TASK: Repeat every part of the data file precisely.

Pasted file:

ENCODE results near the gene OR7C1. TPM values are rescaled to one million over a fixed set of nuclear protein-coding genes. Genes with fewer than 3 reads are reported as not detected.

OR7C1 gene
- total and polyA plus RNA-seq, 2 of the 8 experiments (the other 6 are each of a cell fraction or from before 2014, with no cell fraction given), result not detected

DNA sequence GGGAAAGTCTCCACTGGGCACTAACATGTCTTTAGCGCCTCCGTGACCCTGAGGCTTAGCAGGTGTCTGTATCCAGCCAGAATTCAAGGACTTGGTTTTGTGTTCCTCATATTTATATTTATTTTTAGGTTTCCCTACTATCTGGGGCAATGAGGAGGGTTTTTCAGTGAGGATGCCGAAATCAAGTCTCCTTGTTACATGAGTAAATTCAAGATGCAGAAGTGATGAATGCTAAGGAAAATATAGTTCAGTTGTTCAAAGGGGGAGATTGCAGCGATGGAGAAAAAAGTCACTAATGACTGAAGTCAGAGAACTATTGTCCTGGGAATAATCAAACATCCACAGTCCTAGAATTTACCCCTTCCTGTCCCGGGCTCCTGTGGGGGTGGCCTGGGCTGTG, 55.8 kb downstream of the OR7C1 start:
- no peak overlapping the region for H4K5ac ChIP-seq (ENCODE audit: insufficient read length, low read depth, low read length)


ENCODE results near the gene OR7C1. TPM values are rescaled to one million over a fixed set of nuclear protein-coding genes. Genes with fewer than 3 reads are reported as not detected.

OR7C1 gene
- total and polyA plus RNA-seq, 2 of the 8 experiments (the other 6 are each of a cell fraction or from before 2014, with no cell fraction given), result not detected

DNA sequence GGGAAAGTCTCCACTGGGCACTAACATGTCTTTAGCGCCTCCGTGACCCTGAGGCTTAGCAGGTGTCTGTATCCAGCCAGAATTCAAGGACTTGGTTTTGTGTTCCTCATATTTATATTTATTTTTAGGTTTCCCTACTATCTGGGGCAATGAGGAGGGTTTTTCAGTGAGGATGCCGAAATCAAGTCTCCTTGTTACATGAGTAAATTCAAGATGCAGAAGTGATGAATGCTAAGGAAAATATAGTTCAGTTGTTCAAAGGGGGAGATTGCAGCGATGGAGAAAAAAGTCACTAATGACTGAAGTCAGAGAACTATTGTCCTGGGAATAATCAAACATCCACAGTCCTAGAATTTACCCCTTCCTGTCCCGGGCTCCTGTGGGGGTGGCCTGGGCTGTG, 55.8 kb downstream of the OR7C1 start:
- no peak overlapping the region for H4K5ac ChIP-seq (ENCODE audit: insufficient read length, low read depth, low read length)